Building Safety Month is an international campaign by the International Code Council that takes place in May to raise awareness about building safety.
Soon, the community will know more about some parts of its historical past, thanks to a grant from Texas Historical Commission. The City of Bryan recently received a $10,807 matching grant from the Historical Commission to map and conduct a monument assessment of the Grandview Cemetery and Freedman’s Burying Grounds at the Bryan City Cemetery.
Comprising more than 2,300 graves, the two sites are an integral part of Bryan’s and Brazos County’s rich cultural resources. Information about each is limited due to a number of factors, including missing or incomplete burial records, deterioration of monuments and headstones and the prevalence of unmarked graves. This project will allow the city to study, document and protect the historic value of these sites and perpetuate the memories of the many Bryan and Brazos County residents who are buried there.
The surveying project will involve using GPS and GIS equipment to develop a comprehensive map and database of each existing monument, and document the location of existing fencing, trees, curbing, roads, entrances and other landmarks. This information will then be translated into a GIS format that will provide specific information for each monument, including photographs, names, birth dates, death dates and inscriptions. In addition, the city will receive a detailed assessment and preservation strategy for each existing monument, including a cost estimate for the restoration.
“We were excited to receive this grant from the Texas Historical Commission to document the history of thousands of members of Bryan’s African American community through this project. It’s particularly noteworthy that we were notified in February, as we celebrate Black History Month,” said Randy Haynes, Bryan’s Planning Administrator and Historic Preservation Officer.
This work is expected to begin in May and take approximately 10 weeks. Once complete, the data will be available on the City of Bryan’s website and at the Carnegie History Center.
About Freedman’s Burying Ground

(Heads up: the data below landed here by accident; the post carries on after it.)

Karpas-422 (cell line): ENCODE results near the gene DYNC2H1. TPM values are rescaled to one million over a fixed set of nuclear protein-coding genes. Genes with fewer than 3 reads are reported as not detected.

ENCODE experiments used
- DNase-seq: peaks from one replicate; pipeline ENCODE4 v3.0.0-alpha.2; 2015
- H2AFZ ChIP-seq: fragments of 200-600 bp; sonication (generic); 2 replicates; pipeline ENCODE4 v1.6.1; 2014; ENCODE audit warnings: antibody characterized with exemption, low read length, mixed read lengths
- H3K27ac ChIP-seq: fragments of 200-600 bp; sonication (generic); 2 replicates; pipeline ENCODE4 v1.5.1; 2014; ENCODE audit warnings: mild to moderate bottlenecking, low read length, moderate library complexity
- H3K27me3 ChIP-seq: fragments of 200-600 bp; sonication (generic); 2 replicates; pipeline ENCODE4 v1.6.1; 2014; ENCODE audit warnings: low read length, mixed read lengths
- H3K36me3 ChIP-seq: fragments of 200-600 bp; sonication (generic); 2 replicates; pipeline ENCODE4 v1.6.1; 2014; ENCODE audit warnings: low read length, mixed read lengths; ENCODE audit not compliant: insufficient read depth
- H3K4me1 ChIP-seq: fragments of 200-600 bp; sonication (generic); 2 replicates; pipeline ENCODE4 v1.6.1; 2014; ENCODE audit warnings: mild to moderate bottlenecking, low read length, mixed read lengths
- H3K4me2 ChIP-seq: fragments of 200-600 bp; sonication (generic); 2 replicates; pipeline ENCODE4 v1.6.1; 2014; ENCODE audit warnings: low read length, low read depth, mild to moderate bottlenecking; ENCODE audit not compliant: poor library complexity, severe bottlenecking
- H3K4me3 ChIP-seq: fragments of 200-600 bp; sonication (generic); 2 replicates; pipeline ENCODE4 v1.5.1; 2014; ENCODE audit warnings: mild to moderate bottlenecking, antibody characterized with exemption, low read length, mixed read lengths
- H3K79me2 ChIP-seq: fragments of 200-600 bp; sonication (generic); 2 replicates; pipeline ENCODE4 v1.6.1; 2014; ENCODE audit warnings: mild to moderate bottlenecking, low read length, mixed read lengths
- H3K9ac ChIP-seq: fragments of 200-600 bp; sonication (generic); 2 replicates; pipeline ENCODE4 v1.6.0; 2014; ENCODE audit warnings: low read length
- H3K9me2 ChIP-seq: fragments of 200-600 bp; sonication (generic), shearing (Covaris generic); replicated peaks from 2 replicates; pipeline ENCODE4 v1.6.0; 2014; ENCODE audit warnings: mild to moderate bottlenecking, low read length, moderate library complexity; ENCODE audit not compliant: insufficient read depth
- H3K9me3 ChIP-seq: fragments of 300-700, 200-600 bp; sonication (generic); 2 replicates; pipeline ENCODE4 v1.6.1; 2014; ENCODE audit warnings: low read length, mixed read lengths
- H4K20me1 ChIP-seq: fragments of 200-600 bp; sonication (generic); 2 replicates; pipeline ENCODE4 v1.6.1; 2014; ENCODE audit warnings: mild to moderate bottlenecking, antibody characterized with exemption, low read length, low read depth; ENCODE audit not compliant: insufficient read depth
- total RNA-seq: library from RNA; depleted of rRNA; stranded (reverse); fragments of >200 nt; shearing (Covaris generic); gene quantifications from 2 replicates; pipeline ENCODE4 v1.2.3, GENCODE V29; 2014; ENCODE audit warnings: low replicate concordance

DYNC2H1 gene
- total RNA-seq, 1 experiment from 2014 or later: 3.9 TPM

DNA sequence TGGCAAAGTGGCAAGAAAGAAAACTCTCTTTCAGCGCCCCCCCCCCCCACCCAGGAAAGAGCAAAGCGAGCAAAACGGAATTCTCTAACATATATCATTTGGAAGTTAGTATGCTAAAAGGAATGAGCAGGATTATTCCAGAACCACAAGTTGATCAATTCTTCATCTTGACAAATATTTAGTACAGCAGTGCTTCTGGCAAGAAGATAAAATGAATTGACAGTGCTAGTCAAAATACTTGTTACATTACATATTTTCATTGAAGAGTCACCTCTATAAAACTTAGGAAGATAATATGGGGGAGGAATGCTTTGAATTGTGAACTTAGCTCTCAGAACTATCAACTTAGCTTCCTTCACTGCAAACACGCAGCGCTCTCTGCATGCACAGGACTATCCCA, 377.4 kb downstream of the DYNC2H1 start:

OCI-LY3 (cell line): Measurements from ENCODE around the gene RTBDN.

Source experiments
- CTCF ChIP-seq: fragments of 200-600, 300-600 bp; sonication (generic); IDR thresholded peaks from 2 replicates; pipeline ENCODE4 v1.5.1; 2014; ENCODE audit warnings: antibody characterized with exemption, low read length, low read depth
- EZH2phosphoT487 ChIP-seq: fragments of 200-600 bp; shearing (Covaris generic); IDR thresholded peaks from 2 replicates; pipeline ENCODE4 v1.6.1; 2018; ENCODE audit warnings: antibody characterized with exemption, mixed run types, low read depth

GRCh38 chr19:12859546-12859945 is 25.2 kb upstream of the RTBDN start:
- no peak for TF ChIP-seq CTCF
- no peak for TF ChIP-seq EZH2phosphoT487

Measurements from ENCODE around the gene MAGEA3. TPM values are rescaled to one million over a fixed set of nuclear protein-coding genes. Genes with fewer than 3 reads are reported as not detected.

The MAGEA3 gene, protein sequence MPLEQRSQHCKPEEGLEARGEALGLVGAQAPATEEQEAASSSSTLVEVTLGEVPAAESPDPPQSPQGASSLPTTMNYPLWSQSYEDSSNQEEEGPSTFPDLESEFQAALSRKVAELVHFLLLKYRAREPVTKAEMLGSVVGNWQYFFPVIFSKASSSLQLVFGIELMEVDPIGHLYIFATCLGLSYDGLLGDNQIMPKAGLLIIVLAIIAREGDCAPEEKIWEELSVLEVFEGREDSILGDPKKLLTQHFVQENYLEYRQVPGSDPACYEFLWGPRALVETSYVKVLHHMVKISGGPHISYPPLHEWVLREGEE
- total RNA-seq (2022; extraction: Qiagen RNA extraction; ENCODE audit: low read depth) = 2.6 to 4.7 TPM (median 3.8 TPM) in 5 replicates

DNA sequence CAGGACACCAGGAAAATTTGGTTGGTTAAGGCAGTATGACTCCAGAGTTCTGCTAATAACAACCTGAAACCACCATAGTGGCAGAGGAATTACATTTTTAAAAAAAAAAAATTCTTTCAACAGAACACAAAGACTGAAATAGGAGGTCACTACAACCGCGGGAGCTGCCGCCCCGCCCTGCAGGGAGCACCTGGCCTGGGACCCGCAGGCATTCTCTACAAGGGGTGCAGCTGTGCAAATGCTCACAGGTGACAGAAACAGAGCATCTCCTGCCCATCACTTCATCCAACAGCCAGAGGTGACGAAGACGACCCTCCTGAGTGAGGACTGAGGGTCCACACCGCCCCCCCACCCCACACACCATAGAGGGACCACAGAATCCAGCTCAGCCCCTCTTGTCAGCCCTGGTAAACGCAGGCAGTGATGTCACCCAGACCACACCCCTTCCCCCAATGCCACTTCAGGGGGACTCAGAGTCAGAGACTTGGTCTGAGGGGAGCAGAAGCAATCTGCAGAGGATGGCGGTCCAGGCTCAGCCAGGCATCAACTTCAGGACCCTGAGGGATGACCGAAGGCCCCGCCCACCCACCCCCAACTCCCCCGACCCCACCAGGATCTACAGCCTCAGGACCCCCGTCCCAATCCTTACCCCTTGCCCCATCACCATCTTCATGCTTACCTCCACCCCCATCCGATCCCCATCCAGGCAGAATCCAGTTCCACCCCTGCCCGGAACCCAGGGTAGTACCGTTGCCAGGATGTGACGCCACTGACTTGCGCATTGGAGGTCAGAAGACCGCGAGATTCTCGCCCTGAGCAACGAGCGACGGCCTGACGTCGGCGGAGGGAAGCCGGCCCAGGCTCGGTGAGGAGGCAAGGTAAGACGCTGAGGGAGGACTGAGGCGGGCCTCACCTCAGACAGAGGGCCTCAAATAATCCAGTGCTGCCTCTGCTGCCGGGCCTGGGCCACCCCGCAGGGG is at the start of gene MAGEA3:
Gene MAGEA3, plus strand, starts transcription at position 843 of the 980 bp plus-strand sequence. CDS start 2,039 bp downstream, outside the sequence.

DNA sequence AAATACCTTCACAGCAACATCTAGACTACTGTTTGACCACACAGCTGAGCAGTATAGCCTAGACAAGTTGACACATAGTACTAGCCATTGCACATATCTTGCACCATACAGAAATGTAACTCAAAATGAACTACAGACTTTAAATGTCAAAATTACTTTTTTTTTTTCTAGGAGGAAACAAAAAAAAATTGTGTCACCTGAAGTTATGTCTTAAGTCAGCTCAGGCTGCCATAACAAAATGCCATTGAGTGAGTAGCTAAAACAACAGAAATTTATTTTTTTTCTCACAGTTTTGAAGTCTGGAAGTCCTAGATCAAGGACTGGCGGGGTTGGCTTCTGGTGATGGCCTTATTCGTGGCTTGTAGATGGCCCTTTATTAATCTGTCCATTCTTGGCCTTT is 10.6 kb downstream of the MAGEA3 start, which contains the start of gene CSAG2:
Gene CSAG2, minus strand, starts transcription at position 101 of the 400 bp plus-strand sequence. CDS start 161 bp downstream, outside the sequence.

Very little is known about the early history of the area locally known as the Freedman’s Burying Grounds, a 3.8-acre section of the larger Bryan City Cemetery. It is estimated to contain more than 1,300 graves. The City Cemetery is located on the east side of North Texas Avenue and North Washington Avenue. The Freedman’s Burying Ground is located on the northeast side of the cemetery.
A number of very significant early citizens of Bryan are buried in the Freedman’s Burying Ground, including Deputy City Marshal Levi Neal. Neal is the one of the early African American law enforcement officers to be killed in the line of duty in Texas. Neal had been in law enforcement for about 20 years. He was buried in an unmarked grave in Freedman’s Burying Grounds. His grave site could not be located but a marker commemorating his service was later erected.
Although the Bryan City Cemetery was established in 1868, the Bryan City Sexton only recorded burials of white residents for the first few years. The first documented burial in the Freedman’s Burying Ground was not recorded until 1876.
About the Grandview Cemetery
The Grandview Cemetery is one of the largest African-American burial grounds in Brazos County, with more than 1,000 graves. It currently covers approximately 10 acres of land out of the original 20 acres and is located near the southeast corner of Earl Rudder Freeway and State Highway 21.
After the Bryan City Commission prohibited future burials of African-Americans in the Freedman’s Burying Ground in the Bryan City Cemetery, Grandview Cemetery was established in 1921 by a group of African American residents.
As is the case with the Freedman’s Burying Ground, Grandview is the resting place for a large number of Bryan citizens who made meaningful contributions to the community.
Dr. William Hammond, one of Bryan’s first Black physicians, led an effort to purchase the land and establish the “Colored Cemetery Association of Bryan” in 1922 with a term of 50 years. After 1972, ownership of the cemetery came into question, and the property fell into a state of disrepair. Maintenance was discontinued for decades, and the cemetery became an unattractive resting place for the deceased.
The Grandview Association was established as a 501(c)(3) organization in 2018 with the intent to eventually take possession and control of the Grandview Cemetery. Later that year, the Bryan City Council adopted a resolution that granted the city possession and control until the Grandview Association can take responsibility for the cemetery. Since that time, the City of Bryan has made several improvements to the cemetery, including constructing a new paved entrance and clearing overgrown brush and debris.